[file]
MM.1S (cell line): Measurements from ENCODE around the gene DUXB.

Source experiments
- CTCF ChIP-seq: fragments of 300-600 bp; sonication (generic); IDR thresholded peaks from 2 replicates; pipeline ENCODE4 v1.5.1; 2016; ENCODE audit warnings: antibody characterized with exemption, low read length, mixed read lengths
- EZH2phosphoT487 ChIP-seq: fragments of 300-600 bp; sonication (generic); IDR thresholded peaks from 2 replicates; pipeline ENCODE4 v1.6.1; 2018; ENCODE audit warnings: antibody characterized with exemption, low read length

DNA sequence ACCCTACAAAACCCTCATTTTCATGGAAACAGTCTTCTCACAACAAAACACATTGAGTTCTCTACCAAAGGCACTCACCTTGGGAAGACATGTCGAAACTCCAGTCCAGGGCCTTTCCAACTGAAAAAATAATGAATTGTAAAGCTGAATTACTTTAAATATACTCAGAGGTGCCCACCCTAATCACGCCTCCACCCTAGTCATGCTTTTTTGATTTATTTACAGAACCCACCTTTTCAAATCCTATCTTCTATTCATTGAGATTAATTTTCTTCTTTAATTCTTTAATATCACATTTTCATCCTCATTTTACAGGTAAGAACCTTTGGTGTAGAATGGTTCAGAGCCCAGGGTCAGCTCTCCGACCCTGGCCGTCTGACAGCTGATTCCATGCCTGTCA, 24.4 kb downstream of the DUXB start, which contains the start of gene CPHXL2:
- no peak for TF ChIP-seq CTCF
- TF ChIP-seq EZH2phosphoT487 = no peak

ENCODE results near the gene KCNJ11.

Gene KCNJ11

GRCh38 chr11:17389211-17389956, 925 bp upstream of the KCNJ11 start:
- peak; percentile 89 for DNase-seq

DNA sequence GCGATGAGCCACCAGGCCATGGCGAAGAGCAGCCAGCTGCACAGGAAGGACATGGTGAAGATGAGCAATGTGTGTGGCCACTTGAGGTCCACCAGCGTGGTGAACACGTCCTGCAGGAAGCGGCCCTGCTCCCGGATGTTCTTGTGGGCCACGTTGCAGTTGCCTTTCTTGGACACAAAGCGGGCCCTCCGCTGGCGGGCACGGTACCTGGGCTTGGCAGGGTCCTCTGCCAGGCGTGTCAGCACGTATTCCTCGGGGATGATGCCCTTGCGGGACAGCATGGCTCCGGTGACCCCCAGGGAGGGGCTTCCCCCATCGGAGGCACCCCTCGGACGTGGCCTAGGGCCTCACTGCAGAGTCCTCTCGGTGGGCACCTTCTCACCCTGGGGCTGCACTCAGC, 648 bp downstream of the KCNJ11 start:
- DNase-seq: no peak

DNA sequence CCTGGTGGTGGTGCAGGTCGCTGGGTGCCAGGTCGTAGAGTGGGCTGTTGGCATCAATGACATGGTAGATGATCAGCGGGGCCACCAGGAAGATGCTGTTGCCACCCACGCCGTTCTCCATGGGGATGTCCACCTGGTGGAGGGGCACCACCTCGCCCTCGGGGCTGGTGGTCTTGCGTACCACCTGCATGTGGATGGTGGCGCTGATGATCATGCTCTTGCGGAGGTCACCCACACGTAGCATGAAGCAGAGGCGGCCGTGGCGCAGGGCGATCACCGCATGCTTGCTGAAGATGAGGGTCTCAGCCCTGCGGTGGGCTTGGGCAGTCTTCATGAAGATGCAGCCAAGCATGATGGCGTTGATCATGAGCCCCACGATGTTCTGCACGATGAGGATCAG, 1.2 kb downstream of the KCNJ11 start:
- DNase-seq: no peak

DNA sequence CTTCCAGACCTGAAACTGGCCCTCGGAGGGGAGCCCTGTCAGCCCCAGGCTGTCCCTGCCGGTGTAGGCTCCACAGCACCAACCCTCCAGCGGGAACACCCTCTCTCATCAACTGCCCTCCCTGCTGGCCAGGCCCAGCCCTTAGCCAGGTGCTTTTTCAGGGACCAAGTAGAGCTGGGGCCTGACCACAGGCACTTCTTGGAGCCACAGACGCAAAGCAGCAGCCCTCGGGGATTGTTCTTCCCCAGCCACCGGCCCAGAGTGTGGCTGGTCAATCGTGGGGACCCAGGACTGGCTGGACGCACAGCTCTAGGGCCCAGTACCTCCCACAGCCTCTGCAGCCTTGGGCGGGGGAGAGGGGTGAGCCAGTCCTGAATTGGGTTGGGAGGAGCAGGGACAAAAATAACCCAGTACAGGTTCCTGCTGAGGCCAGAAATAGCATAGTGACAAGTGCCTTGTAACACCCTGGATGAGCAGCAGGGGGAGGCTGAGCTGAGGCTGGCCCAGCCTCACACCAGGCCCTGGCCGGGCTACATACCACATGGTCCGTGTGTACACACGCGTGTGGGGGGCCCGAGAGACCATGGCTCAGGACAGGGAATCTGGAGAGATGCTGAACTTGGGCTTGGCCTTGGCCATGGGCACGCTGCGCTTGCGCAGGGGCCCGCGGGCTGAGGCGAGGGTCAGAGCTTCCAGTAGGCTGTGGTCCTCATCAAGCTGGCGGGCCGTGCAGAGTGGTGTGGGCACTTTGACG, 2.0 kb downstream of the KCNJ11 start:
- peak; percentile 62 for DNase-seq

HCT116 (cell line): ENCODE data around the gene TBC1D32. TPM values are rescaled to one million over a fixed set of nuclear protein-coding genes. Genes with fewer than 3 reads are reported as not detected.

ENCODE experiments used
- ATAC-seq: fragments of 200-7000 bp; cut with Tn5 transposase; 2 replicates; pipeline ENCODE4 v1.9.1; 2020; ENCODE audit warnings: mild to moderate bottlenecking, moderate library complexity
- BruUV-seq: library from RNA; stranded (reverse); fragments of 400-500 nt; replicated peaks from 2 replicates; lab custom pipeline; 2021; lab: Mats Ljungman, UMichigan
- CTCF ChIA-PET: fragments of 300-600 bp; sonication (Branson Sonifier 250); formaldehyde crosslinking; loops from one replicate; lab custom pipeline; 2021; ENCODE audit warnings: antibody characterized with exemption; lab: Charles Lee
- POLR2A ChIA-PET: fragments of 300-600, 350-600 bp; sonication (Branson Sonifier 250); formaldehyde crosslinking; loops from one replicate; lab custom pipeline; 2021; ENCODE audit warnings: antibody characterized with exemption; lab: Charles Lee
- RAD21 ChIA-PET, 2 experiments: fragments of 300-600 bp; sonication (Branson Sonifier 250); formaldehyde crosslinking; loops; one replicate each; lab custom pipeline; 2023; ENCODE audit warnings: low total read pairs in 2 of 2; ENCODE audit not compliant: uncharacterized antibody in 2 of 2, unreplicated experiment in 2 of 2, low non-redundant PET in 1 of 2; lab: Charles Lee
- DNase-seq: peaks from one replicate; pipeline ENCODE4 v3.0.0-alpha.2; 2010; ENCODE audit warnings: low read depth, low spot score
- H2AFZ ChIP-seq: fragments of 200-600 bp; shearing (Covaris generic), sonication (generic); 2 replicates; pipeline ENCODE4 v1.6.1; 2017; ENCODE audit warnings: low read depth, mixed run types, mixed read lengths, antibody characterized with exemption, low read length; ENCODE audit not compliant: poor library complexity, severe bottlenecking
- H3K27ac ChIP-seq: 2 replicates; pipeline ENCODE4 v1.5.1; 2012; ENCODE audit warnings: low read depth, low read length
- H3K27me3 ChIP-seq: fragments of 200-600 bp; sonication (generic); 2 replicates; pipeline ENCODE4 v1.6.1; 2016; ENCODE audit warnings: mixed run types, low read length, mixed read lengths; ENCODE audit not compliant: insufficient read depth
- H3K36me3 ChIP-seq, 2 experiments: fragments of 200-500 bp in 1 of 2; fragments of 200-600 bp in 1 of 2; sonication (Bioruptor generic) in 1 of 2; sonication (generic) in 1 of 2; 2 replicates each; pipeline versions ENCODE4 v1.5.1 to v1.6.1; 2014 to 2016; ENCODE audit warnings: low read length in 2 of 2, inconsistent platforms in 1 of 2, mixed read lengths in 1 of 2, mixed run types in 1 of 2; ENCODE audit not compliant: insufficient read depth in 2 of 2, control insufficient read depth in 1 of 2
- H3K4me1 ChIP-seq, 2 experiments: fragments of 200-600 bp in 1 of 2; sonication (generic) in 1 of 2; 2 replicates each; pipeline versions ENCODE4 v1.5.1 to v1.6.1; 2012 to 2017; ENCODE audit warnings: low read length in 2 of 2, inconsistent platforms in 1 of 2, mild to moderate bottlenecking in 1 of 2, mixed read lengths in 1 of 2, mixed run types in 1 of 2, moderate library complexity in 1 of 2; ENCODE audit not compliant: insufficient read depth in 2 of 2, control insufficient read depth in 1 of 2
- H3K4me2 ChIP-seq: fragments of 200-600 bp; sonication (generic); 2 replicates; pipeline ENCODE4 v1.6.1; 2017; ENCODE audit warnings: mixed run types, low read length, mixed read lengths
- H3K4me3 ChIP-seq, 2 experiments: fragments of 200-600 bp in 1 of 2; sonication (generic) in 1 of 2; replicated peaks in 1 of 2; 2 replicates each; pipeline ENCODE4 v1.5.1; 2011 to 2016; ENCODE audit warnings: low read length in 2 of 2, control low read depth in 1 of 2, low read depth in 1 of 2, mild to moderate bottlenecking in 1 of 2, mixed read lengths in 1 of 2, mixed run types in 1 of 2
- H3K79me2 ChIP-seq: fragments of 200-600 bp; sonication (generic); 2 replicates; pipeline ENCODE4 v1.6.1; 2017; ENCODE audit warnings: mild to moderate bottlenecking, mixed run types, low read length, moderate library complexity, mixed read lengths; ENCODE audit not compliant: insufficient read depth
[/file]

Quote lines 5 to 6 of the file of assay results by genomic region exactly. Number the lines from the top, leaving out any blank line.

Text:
DNA sequence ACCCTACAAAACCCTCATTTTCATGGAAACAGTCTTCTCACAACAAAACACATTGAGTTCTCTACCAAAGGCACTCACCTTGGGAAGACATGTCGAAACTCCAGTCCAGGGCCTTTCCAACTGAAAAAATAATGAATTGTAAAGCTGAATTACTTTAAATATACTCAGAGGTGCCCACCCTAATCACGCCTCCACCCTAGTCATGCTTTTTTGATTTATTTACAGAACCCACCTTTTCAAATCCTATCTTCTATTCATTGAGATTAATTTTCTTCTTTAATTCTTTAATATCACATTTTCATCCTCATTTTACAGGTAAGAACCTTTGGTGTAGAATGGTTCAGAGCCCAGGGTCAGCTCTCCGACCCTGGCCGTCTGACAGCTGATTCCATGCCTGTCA, 24.4 kb downstream of the DUXB start, which contains the start of gene CPHXL2:
- no peak for TF ChIP-seq CTCF